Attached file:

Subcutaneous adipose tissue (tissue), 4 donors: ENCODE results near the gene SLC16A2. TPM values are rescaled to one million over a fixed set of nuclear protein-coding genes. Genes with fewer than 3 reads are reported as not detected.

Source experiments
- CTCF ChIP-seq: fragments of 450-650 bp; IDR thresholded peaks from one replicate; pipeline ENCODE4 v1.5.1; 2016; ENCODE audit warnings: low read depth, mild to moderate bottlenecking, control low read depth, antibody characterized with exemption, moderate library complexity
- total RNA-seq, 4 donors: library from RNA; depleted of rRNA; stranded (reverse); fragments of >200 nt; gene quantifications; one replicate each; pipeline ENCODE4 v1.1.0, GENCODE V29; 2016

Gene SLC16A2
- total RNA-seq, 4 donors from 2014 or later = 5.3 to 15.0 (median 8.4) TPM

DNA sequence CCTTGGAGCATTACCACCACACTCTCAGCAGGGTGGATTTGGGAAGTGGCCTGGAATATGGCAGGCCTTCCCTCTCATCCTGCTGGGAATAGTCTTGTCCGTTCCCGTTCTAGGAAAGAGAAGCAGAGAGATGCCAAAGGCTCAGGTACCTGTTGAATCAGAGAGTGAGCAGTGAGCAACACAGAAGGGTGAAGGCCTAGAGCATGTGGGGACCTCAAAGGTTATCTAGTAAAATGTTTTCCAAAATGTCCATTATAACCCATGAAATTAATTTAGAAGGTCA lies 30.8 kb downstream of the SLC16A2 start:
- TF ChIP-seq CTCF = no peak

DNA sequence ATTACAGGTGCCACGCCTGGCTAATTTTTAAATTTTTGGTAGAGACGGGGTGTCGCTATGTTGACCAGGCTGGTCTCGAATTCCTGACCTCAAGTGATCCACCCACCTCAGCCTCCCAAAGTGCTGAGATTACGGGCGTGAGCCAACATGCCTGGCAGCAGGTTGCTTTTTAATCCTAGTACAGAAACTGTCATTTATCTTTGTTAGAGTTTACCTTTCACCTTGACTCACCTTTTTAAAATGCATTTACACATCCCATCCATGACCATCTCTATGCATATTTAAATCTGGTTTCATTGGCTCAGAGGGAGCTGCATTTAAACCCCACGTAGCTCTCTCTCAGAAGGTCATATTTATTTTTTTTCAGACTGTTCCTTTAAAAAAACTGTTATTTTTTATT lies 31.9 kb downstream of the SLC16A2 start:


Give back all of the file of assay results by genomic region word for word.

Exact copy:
Subcutaneous adipose tissue (tissue), 4 donors: ENCODE results near the gene SLC16A2. TPM values are rescaled to one million over a fixed set of nuclear protein-coding genes. Genes with fewer than 3 reads are reported as not detected.

Source experiments
- CTCF ChIP-seq: fragments of 450-650 bp; IDR thresholded peaks from one replicate; pipeline ENCODE4 v1.5.1; 2016; ENCODE audit warnings: low read depth, mild to moderate bottlenecking, control low read depth, antibody characterized with exemption, moderate library complexity
- total RNA-seq, 4 donors: library from RNA; depleted of rRNA; stranded (reverse); fragments of >200 nt; gene quantifications; one replicate each; pipeline ENCODE4 v1.1.0, GENCODE V29; 2016

Gene SLC16A2
- total RNA-seq, 4 donors from 2014 or later = 5.3 to 15.0 (median 8.4) TPM

DNA sequence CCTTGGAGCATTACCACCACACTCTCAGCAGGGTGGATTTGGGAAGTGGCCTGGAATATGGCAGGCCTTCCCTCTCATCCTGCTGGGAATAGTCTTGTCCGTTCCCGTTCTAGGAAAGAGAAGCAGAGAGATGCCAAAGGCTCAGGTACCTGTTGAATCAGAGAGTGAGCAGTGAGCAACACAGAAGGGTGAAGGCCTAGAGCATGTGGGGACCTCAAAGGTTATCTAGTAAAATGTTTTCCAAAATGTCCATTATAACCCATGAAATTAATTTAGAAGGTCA lies 30.8 kb downstream of the SLC16A2 start:
- TF ChIP-seq CTCF = no peak

DNA sequence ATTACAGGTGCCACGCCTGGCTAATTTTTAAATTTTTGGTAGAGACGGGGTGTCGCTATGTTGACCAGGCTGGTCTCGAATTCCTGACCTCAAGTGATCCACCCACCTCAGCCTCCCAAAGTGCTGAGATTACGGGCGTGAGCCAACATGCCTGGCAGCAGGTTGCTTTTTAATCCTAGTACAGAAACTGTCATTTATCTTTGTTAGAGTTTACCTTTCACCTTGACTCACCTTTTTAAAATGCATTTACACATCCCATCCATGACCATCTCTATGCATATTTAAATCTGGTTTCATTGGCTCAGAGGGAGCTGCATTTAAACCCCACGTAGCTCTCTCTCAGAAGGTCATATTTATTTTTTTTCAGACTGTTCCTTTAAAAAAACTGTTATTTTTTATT lies 31.9 kb downstream of the SLC16A2 start: